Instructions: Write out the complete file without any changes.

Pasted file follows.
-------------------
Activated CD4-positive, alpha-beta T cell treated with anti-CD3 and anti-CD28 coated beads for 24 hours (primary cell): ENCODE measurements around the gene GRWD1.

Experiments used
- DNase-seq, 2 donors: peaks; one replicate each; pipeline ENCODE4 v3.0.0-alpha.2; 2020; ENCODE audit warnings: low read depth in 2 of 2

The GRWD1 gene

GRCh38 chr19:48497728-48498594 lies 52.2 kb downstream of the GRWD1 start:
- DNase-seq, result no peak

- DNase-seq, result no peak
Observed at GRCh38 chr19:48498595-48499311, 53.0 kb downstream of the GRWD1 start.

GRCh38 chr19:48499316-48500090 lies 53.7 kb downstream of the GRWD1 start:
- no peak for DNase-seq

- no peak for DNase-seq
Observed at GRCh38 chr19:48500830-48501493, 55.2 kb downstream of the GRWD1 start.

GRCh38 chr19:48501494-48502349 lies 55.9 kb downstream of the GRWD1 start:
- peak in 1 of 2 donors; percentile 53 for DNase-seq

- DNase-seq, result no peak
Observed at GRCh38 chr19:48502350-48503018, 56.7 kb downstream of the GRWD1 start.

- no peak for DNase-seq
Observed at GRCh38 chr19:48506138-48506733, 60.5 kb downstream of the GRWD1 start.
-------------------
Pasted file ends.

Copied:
Activated CD4-positive, alpha-beta T cell treated with anti-CD3 and anti-CD28 coated beads for 24 hours (primary cell): ENCODE measurements around the gene GRWD1.

Experiments used
- DNase-seq, 2 donors: peaks; one replicate each; pipeline ENCODE4 v3.0.0-alpha.2; 2020; ENCODE audit warnings: low read depth in 2 of 2

The GRWD1 gene

GRCh38 chr19:48497728-48498594 lies 52.2 kb downstream of the GRWD1 start:
- DNase-seq, result no peak

- DNase-seq, result no peak
Observed at GRCh38 chr19:48498595-48499311, 53.0 kb downstream of the GRWD1 start.

GRCh38 chr19:48499316-48500090 lies 53.7 kb downstream of the GRWD1 start:
- no peak for DNase-seq

- no peak for DNase-seq
Observed at GRCh38 chr19:48500830-48501493, 55.2 kb downstream of the GRWD1 start.

GRCh38 chr19:48501494-48502349 lies 55.9 kb downstream of the GRWD1 start:
- peak in 1 of 2 donors; percentile 53 for DNase-seq

- DNase-seq, result no peak
Observed at GRCh38 chr19:48502350-48503018, 56.7 kb downstream of the GRWD1 start.

- no peak for DNase-seq
Observed at GRCh38 chr19:48506138-48506733, 60.5 kb downstream of the GRWD1 start.